3 “big purchase” mistakes you're probably making

Last post: Jul 10, 2017

Making a big purchase can be an incredibly stressful process, whether you're buying replacement white goods or a new car. Here's how to avoid three common errors commonly made when "splashing out".

 Spending a significant amount on a big purchase can feel extremely daunting, especially when your finances are a little tight. Whether the new purchase is an essential new vehicle, a new boiler or crucial kitchen equipment, it's normal to feel flustered and out of your depth right before spending a sizeable amount of money.

This is a recipe for less-than-ideal decision making. When we're worried about a purchase, panic buying or following bad advice can lead us to spend more than we need on a purchase that isn't perfect. Read these common "big purchase mistakes" to help you make smarter choices...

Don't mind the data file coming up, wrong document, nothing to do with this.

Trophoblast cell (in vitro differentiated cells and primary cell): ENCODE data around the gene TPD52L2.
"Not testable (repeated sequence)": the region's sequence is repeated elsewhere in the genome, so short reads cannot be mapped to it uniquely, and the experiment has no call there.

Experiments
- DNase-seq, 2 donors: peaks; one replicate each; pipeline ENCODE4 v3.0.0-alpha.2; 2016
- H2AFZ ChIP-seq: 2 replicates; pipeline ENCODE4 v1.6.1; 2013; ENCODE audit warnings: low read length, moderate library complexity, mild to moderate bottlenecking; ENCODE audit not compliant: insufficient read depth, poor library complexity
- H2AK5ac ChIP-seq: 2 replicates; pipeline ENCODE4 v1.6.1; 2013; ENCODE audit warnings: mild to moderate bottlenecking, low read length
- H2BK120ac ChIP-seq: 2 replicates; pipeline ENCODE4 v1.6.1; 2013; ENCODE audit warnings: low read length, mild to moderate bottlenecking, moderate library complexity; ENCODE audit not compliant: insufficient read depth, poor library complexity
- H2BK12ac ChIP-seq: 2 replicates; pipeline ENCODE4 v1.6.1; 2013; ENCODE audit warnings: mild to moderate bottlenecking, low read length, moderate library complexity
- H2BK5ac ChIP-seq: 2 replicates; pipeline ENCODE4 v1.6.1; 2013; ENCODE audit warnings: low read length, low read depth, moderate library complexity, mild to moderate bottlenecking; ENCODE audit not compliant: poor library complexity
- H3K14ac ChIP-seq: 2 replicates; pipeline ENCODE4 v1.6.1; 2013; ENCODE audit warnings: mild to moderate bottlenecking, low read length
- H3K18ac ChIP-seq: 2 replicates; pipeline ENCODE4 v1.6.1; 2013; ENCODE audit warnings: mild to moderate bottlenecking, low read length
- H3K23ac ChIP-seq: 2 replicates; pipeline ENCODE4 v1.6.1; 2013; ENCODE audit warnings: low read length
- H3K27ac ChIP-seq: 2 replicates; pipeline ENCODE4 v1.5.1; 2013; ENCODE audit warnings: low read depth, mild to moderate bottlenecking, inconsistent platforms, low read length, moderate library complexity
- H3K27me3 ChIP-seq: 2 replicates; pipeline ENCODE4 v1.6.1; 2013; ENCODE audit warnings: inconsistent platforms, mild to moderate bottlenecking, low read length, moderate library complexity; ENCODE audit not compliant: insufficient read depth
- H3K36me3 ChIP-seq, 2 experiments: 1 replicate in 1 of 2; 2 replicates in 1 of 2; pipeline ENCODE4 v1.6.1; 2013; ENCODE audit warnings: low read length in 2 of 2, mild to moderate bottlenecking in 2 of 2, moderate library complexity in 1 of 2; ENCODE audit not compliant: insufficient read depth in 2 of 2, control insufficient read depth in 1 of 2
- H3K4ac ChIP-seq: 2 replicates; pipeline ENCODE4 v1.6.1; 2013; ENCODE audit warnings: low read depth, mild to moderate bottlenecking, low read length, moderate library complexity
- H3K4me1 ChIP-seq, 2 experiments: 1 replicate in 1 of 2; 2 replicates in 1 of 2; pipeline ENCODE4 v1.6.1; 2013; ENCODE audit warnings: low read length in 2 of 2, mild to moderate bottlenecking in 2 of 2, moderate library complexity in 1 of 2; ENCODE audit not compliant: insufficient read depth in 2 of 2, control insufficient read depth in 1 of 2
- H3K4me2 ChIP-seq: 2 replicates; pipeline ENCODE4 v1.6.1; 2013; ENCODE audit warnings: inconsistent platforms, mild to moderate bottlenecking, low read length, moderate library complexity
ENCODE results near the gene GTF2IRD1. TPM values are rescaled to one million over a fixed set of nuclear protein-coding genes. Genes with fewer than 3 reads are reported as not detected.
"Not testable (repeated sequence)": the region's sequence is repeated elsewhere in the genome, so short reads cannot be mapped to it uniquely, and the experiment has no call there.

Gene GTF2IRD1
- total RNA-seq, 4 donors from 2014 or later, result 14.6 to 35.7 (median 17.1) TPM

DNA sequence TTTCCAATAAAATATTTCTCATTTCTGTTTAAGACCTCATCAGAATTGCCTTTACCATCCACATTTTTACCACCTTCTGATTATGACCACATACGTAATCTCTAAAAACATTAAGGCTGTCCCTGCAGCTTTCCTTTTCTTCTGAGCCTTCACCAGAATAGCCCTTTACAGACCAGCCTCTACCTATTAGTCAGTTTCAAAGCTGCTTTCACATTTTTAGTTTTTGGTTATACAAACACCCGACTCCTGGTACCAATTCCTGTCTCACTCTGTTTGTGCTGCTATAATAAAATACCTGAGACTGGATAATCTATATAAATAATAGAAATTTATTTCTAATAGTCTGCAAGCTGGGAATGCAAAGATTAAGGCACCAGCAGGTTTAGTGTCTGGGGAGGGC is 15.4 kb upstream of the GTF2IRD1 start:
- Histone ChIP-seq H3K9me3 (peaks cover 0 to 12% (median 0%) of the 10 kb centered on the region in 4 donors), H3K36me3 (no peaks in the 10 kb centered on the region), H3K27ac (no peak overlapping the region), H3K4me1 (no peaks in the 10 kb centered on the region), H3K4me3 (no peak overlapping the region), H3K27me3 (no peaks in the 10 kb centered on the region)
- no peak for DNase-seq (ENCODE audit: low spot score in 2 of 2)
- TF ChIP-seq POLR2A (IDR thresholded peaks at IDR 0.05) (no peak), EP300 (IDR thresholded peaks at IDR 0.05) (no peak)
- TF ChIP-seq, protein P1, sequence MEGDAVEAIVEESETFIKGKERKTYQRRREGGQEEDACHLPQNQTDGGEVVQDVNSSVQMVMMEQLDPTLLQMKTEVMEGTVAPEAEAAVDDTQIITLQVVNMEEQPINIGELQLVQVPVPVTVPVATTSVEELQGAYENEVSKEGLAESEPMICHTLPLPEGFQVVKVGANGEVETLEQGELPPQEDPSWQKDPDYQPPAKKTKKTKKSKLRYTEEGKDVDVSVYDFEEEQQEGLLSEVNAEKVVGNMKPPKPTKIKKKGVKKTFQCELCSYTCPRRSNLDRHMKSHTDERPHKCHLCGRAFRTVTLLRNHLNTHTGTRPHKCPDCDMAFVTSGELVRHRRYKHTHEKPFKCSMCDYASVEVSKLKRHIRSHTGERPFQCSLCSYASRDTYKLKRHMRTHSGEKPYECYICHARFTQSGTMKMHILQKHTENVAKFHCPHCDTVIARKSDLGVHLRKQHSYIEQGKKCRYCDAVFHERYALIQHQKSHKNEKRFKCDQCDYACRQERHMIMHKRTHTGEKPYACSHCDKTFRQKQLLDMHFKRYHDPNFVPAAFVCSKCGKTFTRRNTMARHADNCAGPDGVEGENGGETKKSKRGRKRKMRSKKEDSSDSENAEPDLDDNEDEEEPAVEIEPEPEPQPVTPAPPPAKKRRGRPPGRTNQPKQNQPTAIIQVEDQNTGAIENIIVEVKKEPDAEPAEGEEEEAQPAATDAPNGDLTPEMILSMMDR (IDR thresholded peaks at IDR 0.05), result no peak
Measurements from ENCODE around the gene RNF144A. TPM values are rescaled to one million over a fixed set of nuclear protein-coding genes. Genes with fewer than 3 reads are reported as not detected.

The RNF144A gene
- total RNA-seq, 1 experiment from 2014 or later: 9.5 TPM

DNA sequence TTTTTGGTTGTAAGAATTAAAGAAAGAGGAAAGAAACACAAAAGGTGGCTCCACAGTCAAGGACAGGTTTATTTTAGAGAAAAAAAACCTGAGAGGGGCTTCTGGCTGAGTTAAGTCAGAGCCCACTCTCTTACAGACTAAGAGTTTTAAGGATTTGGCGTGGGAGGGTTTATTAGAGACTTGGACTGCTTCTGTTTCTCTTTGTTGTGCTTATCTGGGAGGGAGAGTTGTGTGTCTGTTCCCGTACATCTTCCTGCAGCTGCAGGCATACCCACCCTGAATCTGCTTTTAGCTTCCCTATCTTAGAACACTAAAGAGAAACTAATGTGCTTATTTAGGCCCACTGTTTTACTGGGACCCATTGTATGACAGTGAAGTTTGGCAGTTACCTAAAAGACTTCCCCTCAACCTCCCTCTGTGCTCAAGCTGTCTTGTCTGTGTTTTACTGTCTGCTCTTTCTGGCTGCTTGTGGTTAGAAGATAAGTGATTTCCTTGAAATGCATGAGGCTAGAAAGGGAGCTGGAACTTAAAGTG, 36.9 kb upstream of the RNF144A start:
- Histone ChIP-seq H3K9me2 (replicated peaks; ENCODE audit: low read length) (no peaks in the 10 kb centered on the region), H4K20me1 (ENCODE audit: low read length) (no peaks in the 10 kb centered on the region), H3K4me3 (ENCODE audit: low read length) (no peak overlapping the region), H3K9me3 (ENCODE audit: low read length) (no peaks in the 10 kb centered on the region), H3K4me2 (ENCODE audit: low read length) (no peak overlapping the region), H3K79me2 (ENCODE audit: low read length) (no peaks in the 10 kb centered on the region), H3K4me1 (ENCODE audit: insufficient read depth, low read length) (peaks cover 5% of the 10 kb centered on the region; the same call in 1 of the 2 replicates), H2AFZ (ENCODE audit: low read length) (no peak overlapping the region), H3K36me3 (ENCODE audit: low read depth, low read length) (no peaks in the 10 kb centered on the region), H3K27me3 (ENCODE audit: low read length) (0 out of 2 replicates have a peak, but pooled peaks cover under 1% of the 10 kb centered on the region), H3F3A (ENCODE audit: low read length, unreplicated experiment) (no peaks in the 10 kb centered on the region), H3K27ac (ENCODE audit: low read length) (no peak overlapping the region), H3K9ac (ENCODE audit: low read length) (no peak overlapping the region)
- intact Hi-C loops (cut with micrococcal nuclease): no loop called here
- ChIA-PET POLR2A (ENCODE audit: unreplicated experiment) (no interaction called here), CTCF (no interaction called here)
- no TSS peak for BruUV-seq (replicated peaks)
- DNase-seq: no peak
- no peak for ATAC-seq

1. Emergency buying
Life can get hectic and money can be hard to find, but waiting until it's an emergency purchase is not the best way to buy high-value items. Rather than waiting for the original item to break or your need to become desperate, keep your eyes peeled for great deals on items you may need soon.

From Black Friday sales, to shopping for cars at the end of the month (when dealers want to meet quotas), thinking ahead will save you money. This approach will also stop you panicking and saying "yes!" to the first bad deal which comes along.

2. Upgrading to an extended warranty

Extended warranties are almost always a bit of a con. While protecting your valuable purchase for longer may seem like a good idea, the warranties which are usually sold rarely extend the length of your coverage – they're just a way for the seller to make an extra buck.

3. Buying at sale price

There is so much wiggle room available if you're willing to put in the time and effort, which means you should never settle for a sale price big ticket item. Holiday sales, price-match policies, free deliveries, extra perks, cash-back offers, negotiation – there are lots of ways to reduce ticket price and get a better deal. Do your research, keep notes (or a handy spreadsheet) and talk to sales people to make big purchases cost less.

What is the most expensive item you've bought in the last three years? Share your story and your cost-cutting tips with other readers below.